Wednesday, June 25, 2008

Landing strut stress test.

Lesson 10

We had a nice, long, hot flight today. The temp was topping 88 degrees and the air conditioner in the Cessna 152 wasn't...uh...installed. Our goal for this lesson was to review everything I've learned, as I have a stage check coming up very soon. I did pretty well in everything but I got a bad start with my S-turn, started late and didn't watch altitude, so my instructor let me try it again. I also got to do more "hood" work, or instrument flight, and although it's hard, and I tend to climb a bit steep, I didn't stall and I was able to do everything Jimmy asked me to do with the hood on.

So, then I got to do three full stop / taxi back landings. This means I land as normal, and taxi back to the runway for a normal take off.

The first landing, well what can I say, was very good. I was able to adjust for the 15 knot gusts (slight crosswind but mostly on the nose). The rudder was my friend and I ended up perfectly aligned and in a perfect flare. That's a great feeling, making a landing like that in challenging conditions. Unfortunately, I didn't quit while I was ahead.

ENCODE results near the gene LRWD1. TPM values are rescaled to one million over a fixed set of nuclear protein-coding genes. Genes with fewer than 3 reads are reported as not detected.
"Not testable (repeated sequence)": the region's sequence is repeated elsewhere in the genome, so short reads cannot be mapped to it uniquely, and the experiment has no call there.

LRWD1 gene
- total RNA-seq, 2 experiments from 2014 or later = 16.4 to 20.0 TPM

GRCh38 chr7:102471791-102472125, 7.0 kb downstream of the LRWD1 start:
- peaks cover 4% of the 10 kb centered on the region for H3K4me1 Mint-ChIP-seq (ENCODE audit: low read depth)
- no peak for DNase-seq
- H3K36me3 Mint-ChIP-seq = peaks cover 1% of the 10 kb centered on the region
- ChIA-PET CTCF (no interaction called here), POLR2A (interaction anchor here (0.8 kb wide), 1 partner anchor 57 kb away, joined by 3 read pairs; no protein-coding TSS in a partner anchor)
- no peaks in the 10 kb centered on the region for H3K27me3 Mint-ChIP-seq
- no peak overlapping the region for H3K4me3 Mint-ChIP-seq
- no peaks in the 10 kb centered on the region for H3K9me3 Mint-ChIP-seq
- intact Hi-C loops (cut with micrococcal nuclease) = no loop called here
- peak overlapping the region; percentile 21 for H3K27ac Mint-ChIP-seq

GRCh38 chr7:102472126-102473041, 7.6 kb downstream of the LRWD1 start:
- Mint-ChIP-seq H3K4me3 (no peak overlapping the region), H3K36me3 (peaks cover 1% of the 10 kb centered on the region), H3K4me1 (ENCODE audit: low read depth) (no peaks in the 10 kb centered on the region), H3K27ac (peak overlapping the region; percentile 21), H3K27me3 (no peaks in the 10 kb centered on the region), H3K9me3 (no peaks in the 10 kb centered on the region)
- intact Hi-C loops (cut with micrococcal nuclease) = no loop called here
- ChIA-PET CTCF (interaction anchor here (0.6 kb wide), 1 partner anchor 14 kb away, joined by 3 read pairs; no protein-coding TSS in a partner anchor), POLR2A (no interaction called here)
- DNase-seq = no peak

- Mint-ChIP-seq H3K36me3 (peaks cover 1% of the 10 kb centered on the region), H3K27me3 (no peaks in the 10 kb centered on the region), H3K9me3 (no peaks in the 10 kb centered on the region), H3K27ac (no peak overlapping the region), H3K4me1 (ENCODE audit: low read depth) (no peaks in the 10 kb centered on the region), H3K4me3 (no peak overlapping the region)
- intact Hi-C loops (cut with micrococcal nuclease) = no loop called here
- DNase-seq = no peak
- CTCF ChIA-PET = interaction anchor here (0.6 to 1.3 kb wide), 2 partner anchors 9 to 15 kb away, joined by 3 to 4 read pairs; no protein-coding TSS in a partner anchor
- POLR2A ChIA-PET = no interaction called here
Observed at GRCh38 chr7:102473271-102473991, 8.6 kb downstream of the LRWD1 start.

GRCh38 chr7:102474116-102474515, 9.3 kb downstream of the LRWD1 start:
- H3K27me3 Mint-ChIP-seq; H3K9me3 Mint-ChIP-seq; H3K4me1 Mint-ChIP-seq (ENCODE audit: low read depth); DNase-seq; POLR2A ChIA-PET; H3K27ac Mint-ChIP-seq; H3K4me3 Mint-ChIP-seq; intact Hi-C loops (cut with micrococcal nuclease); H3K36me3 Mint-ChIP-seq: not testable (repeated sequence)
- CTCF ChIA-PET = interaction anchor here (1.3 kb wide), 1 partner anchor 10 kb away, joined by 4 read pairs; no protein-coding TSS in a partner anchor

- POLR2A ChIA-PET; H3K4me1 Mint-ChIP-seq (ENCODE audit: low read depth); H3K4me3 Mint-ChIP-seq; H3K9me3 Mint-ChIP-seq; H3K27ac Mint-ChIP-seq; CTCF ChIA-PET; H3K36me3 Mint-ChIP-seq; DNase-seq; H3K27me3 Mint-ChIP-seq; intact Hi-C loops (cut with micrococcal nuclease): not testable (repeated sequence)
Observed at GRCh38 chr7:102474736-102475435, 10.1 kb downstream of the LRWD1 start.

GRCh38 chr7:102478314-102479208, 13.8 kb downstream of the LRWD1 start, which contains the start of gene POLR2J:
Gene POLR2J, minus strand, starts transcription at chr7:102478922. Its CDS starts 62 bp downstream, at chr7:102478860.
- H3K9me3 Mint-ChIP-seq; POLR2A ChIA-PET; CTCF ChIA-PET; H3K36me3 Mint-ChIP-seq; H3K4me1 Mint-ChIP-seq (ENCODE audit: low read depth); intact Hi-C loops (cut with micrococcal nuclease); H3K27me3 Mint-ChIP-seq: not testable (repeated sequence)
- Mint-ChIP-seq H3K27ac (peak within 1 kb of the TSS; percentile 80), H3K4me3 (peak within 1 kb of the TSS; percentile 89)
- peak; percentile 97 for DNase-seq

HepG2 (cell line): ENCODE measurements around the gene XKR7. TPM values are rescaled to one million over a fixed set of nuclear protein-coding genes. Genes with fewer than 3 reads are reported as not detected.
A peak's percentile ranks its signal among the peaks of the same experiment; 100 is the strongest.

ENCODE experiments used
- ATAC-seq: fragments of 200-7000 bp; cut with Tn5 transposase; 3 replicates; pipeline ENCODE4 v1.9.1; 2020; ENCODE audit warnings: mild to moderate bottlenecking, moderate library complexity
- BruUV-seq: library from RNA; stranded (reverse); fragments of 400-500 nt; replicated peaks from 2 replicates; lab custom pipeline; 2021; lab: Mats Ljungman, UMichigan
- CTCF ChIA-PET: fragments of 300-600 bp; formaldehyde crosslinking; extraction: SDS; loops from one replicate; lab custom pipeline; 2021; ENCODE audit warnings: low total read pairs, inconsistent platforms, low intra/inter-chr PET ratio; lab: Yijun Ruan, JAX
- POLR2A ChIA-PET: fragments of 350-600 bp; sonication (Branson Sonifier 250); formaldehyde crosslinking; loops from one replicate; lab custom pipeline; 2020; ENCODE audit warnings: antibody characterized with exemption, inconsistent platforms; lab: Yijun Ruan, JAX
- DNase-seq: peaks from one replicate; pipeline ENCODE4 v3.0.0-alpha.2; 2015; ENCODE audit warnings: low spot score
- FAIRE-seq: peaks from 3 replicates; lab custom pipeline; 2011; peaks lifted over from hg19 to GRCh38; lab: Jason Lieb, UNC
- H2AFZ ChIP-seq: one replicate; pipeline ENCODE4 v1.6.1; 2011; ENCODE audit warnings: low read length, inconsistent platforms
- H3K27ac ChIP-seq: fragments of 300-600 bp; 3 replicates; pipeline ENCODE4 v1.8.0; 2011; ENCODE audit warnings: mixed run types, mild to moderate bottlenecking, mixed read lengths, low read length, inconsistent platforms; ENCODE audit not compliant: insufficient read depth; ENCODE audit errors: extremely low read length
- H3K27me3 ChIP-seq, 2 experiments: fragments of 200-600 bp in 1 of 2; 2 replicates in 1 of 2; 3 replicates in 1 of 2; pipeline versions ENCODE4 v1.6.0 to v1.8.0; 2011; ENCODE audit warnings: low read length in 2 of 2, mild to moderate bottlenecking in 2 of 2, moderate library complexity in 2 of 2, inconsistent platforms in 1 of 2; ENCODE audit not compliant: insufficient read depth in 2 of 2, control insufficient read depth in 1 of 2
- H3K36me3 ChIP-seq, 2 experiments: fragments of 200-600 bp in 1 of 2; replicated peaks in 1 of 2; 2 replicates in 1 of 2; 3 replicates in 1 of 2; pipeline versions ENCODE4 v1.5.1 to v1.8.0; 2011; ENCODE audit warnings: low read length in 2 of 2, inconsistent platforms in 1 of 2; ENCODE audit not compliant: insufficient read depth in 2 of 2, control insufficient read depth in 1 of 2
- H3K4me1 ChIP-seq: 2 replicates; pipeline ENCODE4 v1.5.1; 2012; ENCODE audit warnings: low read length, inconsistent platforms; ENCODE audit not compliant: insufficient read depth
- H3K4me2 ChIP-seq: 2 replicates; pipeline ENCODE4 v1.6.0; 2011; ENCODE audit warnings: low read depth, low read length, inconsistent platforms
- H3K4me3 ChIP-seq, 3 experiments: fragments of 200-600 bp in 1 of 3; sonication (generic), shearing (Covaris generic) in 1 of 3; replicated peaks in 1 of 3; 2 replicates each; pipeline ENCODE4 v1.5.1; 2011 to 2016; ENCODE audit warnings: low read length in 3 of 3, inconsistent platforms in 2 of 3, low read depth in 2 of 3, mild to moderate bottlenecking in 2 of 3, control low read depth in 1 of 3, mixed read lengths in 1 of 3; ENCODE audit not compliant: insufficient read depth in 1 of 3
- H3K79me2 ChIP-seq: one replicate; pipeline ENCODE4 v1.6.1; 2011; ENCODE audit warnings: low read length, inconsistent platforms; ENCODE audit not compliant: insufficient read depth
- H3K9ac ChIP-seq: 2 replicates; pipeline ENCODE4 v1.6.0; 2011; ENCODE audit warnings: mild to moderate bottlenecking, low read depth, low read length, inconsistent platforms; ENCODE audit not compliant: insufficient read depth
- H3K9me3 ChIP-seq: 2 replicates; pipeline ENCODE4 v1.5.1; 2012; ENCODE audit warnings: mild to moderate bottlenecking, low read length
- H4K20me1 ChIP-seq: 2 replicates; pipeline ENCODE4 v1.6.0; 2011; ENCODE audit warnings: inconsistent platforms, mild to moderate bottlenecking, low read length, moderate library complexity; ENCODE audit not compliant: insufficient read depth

Let me preface my summaries of landings two and three by saying this: my approaches are generally pretty good. I'm getting the hang of the forward slip and keeping the plane straight. But, with these gusts, sometimes all the factors pile up and I make the ugliest damned landings you could imagine. At this point I'll just say there was bouncing and ballooning and crabbing and leave it at that. The important part is I got the plane down both times with no damage and no injury. But I'm going to practice until all my landings have more in common with landing #1 than #2 and #3.

From here, we go to written test prep (next lesson), and then a stage check which is to make sure I have the skills needed for solo flight. At that point, Jimmy will determine what I need to improve or practice before endorsing me for solo flight. I'm seeing landing practice in my future.

And, on a side note, this is the most fun I've had, uh, ever.

Monday, June 23, 2008

The one where they switch the instructor.

Lesson 9